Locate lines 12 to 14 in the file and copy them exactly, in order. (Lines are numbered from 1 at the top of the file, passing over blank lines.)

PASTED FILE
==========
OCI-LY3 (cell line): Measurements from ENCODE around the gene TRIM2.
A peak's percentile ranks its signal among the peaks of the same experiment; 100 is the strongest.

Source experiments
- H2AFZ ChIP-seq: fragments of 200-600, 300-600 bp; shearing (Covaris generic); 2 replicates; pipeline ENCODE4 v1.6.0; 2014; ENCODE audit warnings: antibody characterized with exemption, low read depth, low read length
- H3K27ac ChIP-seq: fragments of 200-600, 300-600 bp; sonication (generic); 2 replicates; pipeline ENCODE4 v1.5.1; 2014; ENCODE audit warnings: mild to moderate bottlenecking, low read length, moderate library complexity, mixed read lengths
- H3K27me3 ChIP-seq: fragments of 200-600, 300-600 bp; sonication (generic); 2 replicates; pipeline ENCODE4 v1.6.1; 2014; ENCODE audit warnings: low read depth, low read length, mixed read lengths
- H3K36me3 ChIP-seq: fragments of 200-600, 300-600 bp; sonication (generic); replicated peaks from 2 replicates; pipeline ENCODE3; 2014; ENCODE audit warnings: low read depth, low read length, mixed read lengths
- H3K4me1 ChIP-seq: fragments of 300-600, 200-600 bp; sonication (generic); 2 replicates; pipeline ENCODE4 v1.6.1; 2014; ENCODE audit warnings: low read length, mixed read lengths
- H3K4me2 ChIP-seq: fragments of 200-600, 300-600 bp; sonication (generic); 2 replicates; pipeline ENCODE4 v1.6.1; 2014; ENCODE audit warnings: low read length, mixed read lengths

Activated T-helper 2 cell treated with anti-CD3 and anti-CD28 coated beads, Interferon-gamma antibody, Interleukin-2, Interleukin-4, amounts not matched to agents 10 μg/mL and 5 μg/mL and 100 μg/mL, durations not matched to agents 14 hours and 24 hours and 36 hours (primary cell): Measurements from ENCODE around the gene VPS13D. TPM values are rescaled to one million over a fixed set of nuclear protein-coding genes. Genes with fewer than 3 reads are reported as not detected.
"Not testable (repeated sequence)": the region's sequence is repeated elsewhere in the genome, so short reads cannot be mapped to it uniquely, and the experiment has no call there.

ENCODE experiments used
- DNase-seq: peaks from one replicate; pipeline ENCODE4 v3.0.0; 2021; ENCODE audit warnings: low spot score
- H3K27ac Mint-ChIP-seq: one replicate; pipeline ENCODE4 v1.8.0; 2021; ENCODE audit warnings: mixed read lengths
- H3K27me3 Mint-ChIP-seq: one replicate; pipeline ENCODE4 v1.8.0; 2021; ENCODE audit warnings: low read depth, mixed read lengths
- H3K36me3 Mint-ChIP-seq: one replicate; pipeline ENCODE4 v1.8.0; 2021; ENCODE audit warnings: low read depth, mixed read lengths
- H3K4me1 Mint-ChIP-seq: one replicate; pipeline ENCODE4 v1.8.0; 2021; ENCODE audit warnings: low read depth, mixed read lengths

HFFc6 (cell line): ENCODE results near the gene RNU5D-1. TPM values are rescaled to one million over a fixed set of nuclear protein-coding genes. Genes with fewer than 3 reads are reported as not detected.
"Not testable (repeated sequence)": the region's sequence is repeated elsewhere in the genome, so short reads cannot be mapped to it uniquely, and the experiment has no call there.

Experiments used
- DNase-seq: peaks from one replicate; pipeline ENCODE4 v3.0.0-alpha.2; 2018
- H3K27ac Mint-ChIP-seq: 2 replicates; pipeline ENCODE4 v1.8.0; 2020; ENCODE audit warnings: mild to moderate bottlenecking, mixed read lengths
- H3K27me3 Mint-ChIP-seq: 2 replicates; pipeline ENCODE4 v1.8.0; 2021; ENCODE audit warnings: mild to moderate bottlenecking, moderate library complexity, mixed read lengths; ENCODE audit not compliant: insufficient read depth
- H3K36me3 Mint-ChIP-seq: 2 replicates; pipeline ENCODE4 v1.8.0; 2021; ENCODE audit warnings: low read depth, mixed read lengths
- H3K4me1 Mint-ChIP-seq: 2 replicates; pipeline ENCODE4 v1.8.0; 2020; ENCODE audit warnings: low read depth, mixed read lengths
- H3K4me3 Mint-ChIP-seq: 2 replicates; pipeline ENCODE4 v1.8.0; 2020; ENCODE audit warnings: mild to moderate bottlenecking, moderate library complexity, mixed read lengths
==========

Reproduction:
ENCODE experiments used
- DNase-seq: peaks from one replicate; pipeline ENCODE4 v3.0.0; 2021; ENCODE audit warnings: low spot score
- H3K27ac Mint-ChIP-seq: one replicate; pipeline ENCODE4 v1.8.0; 2021; ENCODE audit warnings: mixed read lengths